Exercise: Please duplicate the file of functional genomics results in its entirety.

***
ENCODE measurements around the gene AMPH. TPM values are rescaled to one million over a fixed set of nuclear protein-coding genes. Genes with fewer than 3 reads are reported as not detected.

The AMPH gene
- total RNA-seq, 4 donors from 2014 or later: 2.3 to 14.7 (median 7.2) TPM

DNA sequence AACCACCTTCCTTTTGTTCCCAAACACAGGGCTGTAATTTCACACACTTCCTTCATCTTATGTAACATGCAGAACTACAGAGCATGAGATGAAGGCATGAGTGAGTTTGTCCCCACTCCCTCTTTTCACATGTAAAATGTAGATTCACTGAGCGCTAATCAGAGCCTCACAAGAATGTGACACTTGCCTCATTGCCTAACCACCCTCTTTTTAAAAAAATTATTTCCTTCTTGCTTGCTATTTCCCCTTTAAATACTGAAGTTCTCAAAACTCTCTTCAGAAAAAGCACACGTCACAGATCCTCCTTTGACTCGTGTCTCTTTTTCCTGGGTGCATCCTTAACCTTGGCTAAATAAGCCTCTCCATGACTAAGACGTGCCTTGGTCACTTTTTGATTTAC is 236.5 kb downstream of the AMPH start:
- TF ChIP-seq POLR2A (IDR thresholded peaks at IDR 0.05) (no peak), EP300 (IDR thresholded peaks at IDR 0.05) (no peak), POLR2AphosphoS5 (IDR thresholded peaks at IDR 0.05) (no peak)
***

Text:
ENCODE measurements around the gene AMPH. TPM values are rescaled to one million over a fixed set of nuclear protein-coding genes. Genes with fewer than 3 reads are reported as not detected.

The AMPH gene
- total RNA-seq, 4 donors from 2014 or later: 2.3 to 14.7 (median 7.2) TPM

DNA sequence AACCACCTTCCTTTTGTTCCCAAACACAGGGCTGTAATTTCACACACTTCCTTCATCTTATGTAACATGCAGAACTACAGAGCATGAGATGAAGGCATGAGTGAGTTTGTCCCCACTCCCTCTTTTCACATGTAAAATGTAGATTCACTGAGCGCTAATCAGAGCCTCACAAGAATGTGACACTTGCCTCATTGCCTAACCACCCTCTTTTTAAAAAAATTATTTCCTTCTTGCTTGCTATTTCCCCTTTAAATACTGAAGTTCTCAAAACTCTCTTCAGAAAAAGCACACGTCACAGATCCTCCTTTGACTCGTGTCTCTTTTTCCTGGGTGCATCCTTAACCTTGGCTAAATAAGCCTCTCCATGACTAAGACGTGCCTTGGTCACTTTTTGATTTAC is 236.5 kb downstream of the AMPH start:
- TF ChIP-seq POLR2A (IDR thresholded peaks at IDR 0.05) (no peak), EP300 (IDR thresholded peaks at IDR 0.05) (no peak), POLR2AphosphoS5 (IDR thresholded peaks at IDR 0.05) (no peak)